New York scallops in a Bay Area cook book

By Federico A. Espiritu

Rene Astudillo’s “My Bay Kitchen: Memories of My Homeland, Travels and More” cook book will not be complete without a scallop dish he first tasted in New York in one of his frequent travels.

Broiled Scallops with Sautéed Garlic Spinach is one of the dishes that found its way into this collection of classic Filipino food recipes, gustatory blogs, dining travelogue and restaurant reviews. The author said this dish was memorable because it could be prepared in as little as five minutes.

Since immigrating to the United States in 1987, Astudillo said he has visited 30 of the 50 states, and New York is one of his most-frequently visited.

“Whenever I visited a state for the first time, I would always try to learn facets of the state’s history, culture and symbols, among other things,” he told The FilAm. “U.S. states have adopted various insignias, anywhere from state birds to state flowers. Some states have even adopted their own state shells! New York’s state shell is the scallop shell, an insignia that reminds me of two places I have lived in the past – the Philippines and Hawaii.”

The first time he came across a scallop dish, he confessed he wasn’t aware that scallops come from a shell. “But I certainly enjoyed – and still do – its meat.”

Over the years he has relished a variety of dishes with scallops, but the memory of his first encounter with this marine meat always comes to mind. Astudillo’s book debuted in December at the Bayanihan Community Center in San Francisco.

Astudillo said his book is meant to appeal to nostalgic palates of expatriates like himself who have to patiently scour for substitute ingredients whenever they feel the pangs of homesickness. But such challenges often result in improvised blends and taste that are sometimes better than the original concoctions.

The executive director of the Lupus Foundation of Northern America based in Silicon Valley, Astudillo dabbles in gourmet cooking and writes about his kitchen discoveries in his food blog called Bay Kitchen. His initiation to cooking comes from watching his mother prepare meals for the family when he was a young boy growing up in Baguio, the summer capital of the Philippines. He said his mother never followed recipe books, only her instincts and the lessons learned from watching her own mother.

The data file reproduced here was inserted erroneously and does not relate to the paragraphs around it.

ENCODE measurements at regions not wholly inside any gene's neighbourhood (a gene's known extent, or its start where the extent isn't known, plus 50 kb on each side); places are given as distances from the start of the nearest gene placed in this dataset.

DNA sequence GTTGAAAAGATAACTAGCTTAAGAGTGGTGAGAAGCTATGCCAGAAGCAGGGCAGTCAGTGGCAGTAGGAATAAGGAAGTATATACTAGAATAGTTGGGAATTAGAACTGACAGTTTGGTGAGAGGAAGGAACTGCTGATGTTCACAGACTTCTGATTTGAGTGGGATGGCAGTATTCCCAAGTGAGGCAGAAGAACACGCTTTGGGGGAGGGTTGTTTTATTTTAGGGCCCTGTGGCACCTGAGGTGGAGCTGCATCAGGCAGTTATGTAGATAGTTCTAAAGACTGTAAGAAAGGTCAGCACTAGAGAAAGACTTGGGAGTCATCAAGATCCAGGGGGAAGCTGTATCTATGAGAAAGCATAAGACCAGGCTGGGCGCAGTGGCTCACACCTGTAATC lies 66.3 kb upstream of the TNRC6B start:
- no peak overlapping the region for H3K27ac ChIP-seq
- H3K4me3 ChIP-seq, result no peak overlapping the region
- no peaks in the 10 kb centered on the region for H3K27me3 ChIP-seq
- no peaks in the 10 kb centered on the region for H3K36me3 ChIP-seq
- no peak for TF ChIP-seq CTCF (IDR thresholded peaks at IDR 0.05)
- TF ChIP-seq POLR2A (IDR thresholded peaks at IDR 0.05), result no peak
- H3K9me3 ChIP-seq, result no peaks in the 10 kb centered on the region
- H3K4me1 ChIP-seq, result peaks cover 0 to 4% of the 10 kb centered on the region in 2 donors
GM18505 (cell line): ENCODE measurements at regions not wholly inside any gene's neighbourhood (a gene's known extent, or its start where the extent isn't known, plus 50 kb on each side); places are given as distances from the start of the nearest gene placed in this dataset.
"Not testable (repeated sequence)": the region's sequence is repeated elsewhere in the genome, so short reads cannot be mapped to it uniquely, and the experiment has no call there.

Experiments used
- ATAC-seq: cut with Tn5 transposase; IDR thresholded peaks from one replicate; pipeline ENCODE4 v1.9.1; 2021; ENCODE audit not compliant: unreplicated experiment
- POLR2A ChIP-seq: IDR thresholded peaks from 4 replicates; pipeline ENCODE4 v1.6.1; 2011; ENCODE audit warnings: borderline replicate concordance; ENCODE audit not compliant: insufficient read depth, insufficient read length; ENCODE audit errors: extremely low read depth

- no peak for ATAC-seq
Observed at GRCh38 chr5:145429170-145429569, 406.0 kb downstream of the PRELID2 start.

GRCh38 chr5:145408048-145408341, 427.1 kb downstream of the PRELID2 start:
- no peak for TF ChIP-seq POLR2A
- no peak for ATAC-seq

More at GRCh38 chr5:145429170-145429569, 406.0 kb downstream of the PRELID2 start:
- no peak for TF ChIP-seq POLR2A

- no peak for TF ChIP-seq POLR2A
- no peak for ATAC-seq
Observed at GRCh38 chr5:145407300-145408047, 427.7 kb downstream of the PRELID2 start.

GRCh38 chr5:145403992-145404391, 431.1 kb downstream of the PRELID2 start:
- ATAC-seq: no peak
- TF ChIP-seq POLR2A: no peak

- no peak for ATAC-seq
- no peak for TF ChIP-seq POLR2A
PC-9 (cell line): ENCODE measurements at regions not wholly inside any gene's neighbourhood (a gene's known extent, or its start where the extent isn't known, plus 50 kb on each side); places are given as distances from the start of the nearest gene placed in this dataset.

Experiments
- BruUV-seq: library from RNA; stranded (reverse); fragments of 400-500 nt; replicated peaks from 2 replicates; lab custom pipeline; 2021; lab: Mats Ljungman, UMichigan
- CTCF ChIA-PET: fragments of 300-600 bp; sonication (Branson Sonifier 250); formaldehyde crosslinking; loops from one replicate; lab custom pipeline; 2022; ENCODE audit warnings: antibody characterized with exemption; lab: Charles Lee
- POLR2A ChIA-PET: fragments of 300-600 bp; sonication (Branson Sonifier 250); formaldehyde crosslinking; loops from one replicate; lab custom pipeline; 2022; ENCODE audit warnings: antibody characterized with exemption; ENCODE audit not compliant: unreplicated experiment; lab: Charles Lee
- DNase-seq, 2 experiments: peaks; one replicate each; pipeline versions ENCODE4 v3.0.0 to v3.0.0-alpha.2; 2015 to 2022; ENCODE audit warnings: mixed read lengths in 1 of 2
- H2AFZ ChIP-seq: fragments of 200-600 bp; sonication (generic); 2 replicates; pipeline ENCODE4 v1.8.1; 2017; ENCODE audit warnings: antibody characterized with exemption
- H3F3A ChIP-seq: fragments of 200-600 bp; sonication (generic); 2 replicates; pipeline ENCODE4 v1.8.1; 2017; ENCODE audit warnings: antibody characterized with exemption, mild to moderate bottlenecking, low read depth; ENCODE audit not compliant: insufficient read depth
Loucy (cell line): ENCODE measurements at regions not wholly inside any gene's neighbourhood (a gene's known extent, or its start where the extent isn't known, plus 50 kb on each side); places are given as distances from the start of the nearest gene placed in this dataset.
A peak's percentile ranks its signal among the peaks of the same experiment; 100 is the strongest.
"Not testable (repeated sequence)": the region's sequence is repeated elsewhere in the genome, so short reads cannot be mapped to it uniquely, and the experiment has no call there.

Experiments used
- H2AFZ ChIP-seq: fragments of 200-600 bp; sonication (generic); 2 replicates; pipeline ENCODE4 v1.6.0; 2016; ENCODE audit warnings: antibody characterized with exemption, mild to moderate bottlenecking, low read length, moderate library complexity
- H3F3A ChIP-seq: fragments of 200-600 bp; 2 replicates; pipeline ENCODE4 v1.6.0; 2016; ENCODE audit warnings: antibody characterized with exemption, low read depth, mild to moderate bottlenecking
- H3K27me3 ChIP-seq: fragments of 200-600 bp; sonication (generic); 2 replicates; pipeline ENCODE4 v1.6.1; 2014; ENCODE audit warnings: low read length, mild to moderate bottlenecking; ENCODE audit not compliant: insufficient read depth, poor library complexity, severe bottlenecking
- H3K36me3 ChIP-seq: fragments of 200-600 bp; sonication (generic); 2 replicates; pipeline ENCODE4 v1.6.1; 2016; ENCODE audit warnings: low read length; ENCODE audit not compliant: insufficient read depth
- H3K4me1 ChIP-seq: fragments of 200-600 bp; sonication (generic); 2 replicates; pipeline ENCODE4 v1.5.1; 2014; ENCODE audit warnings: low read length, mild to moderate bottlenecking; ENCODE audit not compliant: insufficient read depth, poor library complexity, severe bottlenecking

“The best dishes are the ones that are passed on by word of mouth and practice, perfected not by measuring cups or kitchen timers, but by intuition and the pouring of one’s heart into the cooking,” Astudillo said.

Each recipe in “My Bay Kitchen” comes with cherished stories of Astudillo’s coming-of-age. The snack Binatog – or boiled corner kernels sprinkled with shaved coconut – brings back memories of afternoon siestas interrupted by the ambulant vendor on wooden carts; the Seafood Sisig is his family’s cholesterol-free version of the Pampanga appetizer blending chopped seafood instead of the original pork belly and pig snout; the Seafood Black Rice is unmilled brown rice from China or Thailand – also known as “forbidden rice” – a name that seemed to titillate the craving.

Author R. Zamora Linmark, who wrote the foreword, said this around-the-world cookbook is reminiscent of endless cooking and traveling with loved ones. “Taking you from Filipino favorites like Pancit and Chicken Adobo to Indonesia’s Nasi Goreng and Vietnam’s Claypot Catfish, (the book) offers a delightfully warm account of the delicious international adventures at his stove. The recipes will entice along with the travel tales which he garnishes each dish.”

Astudillo, a journalist, was a radio newscaster in Baguio and wrote for national and community publications in the Philippines, Hawaii and San Francisco. He served as executive director of the Asian American Journalists Association from 1999 to 2008. He is a member of the Association of Food Bloggers.

“My Bay Kitchen” will launch January 8 at Brian’s Tutorship Center in Baguio City; on January 11 at the Lemon Tree Inn in Quezon City and on January 12 at the ING Direct Café in Hawaii. A New York book signing is in the works.

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